The World Hunt: An Environmental History of the Commodification of Animals

The World Hunt: An Environmental History of the Commodification of Animals

The World Hunt: An Environmental History of the Commodification of Animals

The World Hunt: An Environmental History of the Commodification of Animals

Synopsis

Presented here is the final and most coherent section of a sweeping classic work in environmental history, The Unending Frontier. The World Hunt focuses on the commercial hunting of wildlife and its profound global impact on the environment and the early modern world economy. Tracing the massive expansion of the European quest for animal products, The World Hunt explores the fur trade in North America and Russia, cod fishing in the North Atlantic, and whaling and sealing on the world's oceans and coastlands.

Excerpt

Edmund Burke III

John F. Richards was a remarkable scholar of South Asia whose many books and articles have permanently shaped the South Asian field. But for much of his career he was also a world historian and an environmental historian, concerned initially with locating the history of pre-1750 India in a worldhistorical context. in his final book, The Unending Frontier: An Environmental History of the Early Modern World (Berkeley: University of California Press, 2003), he turned his historical global imagination loose. the result was a remarkable synthetic portrait of the environmental transformations of the (often forgotten) early modern period.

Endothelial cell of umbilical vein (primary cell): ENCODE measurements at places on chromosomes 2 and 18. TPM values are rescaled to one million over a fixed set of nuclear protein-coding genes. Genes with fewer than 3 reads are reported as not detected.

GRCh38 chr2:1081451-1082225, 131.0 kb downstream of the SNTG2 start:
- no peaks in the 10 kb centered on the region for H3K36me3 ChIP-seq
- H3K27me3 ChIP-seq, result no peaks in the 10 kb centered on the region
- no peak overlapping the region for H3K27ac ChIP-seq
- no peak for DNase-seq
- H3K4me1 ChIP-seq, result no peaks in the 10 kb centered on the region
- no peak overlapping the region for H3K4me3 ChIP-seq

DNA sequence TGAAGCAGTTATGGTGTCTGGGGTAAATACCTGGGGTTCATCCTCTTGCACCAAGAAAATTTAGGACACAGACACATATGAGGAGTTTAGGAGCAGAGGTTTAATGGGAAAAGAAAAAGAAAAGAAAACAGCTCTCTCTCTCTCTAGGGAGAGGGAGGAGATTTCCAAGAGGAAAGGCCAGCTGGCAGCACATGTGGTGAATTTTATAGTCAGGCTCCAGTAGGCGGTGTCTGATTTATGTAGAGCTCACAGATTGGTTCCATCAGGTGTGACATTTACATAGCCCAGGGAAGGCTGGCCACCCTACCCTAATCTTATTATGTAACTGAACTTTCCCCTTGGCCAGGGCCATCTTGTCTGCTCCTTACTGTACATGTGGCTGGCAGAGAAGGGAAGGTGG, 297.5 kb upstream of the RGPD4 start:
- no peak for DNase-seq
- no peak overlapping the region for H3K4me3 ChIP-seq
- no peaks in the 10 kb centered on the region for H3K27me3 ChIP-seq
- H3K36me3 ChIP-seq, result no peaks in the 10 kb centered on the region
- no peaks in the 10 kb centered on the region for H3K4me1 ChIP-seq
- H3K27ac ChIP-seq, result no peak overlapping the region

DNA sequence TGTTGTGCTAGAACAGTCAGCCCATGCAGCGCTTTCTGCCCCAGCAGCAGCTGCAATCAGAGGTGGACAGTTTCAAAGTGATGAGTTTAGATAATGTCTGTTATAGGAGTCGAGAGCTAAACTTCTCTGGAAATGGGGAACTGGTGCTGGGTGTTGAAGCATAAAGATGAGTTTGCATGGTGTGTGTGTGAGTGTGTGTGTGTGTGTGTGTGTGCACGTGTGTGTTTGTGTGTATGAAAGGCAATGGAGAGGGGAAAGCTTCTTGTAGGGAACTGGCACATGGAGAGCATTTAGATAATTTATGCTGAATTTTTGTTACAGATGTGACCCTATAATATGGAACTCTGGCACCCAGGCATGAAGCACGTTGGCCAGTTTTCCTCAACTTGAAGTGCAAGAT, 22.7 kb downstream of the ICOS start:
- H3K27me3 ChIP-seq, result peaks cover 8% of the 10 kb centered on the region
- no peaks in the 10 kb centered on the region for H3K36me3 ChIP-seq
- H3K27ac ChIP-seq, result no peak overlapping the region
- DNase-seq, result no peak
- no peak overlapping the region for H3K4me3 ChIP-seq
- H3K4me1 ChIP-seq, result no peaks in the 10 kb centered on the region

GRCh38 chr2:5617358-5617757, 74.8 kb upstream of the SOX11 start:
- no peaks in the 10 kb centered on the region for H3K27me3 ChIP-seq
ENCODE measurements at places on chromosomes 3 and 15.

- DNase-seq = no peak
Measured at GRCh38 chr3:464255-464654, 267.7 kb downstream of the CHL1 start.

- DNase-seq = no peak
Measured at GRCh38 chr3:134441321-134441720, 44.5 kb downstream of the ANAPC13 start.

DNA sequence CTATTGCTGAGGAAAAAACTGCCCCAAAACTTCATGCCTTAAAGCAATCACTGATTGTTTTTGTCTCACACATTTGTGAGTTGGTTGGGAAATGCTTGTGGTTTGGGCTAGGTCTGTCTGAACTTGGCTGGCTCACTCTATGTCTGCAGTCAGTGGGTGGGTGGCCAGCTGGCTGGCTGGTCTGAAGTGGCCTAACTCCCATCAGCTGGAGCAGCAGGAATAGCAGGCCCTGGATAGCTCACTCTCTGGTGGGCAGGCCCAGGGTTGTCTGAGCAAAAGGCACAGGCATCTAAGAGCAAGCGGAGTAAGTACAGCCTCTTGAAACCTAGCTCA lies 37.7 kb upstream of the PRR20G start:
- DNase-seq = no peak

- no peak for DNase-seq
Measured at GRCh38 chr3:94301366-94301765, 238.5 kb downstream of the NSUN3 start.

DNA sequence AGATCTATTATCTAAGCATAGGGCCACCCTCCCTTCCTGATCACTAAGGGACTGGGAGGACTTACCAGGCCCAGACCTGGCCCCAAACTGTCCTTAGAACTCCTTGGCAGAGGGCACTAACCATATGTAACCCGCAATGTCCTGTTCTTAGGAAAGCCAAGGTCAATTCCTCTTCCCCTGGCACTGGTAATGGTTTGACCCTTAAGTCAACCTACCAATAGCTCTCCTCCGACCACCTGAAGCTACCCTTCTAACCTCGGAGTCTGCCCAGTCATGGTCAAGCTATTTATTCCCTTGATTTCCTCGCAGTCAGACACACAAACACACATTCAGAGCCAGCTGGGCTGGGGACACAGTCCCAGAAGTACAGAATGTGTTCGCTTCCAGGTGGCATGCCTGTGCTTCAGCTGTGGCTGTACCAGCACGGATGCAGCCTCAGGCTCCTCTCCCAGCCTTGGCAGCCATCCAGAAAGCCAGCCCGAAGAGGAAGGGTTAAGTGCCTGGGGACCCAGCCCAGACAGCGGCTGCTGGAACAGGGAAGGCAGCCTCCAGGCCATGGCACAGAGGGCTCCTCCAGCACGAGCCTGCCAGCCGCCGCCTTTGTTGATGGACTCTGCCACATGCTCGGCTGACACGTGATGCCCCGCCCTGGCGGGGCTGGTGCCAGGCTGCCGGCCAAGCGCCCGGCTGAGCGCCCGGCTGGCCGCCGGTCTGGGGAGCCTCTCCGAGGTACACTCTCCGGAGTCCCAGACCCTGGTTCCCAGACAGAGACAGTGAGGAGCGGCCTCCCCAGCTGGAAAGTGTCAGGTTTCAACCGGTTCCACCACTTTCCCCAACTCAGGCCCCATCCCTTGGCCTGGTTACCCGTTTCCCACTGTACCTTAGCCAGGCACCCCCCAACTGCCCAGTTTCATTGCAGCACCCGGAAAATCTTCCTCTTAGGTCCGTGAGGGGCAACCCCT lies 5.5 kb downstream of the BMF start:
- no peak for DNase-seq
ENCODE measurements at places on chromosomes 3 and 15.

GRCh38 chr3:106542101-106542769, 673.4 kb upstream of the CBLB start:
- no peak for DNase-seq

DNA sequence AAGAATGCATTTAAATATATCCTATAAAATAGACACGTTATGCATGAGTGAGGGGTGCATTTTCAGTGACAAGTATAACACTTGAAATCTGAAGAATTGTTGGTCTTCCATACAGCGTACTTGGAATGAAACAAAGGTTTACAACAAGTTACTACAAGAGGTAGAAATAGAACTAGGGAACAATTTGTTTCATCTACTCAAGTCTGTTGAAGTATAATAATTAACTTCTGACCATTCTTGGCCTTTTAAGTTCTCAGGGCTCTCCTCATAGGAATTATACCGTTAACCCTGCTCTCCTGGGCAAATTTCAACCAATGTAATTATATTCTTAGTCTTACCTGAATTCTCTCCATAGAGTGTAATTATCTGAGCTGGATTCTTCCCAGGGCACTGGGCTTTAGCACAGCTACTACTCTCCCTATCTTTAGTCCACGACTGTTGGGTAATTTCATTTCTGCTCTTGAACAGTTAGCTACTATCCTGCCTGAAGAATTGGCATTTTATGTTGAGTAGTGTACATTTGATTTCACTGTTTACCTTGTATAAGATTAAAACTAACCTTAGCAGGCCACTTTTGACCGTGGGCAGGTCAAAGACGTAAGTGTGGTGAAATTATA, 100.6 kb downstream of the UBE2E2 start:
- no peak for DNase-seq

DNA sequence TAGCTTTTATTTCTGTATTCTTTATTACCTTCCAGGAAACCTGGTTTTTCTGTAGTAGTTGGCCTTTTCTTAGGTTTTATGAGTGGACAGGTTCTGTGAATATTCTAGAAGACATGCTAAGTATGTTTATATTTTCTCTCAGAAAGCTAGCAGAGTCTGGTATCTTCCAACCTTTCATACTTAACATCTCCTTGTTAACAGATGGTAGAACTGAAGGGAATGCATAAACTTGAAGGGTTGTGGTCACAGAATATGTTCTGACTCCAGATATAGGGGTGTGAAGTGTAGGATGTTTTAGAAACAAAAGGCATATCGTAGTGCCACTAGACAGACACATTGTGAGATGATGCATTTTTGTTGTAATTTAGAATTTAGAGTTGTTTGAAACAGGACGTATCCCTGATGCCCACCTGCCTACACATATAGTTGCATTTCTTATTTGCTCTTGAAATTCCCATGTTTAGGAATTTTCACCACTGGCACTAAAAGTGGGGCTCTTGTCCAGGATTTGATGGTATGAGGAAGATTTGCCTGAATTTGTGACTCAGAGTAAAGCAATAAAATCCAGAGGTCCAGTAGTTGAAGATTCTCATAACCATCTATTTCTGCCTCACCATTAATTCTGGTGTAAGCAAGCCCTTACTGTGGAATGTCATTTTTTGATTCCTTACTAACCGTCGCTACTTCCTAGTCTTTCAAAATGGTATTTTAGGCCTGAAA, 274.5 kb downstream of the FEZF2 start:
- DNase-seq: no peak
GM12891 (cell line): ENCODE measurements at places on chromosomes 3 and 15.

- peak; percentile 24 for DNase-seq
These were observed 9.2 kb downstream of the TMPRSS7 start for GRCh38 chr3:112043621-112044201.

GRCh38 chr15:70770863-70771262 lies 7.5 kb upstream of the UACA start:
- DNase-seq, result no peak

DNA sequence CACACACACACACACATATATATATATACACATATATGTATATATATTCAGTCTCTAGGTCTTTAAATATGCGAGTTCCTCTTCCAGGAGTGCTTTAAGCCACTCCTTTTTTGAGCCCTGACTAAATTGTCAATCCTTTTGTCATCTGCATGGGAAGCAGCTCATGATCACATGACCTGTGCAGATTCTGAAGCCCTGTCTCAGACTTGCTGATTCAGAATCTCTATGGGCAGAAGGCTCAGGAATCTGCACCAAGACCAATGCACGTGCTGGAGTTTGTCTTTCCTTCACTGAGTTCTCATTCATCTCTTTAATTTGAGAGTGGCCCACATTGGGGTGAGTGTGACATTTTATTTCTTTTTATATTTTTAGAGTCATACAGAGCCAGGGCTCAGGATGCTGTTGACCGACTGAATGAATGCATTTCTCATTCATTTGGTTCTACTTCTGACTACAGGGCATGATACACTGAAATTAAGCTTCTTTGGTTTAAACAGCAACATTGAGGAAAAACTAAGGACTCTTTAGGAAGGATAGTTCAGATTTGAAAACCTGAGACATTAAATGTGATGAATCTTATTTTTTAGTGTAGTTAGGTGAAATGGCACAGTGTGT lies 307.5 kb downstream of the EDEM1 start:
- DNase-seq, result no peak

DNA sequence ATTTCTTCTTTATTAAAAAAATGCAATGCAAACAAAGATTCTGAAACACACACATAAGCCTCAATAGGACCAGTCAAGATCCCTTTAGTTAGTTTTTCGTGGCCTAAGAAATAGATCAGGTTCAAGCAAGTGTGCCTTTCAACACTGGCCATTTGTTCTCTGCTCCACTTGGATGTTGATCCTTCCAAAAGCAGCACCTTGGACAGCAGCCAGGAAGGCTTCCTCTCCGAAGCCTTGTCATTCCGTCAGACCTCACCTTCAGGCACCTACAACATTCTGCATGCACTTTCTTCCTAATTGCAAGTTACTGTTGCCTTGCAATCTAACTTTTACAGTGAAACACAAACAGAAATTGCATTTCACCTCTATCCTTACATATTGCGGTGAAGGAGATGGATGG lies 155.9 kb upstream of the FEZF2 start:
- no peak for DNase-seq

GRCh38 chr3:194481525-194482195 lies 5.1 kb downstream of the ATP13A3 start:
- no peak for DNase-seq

Originally published as part 4 of The Unending Frontier, the World Hunt is a work of major importance and of a stunning historical imagination. It is especially relevant to our time, as growing awareness of species extinctions and climate change rises to the fore. a major focus of this book is the commercial hunting of particular species (fur-bearing animals, fish, whales, and walruses are the ones that Richards examined). Through its bold willingness to go where few historians had dared to go, “The World Hunt” helped launch the field of environmental history into new areas. the growing bibliography of truly exciting historical works in the study of animals and their always problematic relations with humans is one testimony of the correctness of Richards’s instincts.

The field of environmental history started with a close examination of the transformation of regional or even local ecosystems and ecologies at the hand of humans. Only recently has the “think local, act global” imperative at the heart of environmentalist thinking really begun to catch on. the reader of this book will discover just how far a commitment to studying the environment in a global context can take you. The World Hunt makes for both superlative world history and environmental history. Its vivid prose and well-chosen . . .

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